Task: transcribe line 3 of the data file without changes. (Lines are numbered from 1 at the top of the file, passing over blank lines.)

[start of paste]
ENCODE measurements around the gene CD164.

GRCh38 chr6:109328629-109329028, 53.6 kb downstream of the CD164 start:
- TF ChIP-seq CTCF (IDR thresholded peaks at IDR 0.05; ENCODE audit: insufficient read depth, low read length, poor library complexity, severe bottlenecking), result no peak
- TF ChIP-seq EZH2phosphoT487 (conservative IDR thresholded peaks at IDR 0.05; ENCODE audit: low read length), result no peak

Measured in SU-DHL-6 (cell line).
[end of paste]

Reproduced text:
- TF ChIP-seq CTCF (IDR thresholded peaks at IDR 0.05; ENCODE audit: insufficient read depth, low read length, poor library complexity, severe bottlenecking), result no peak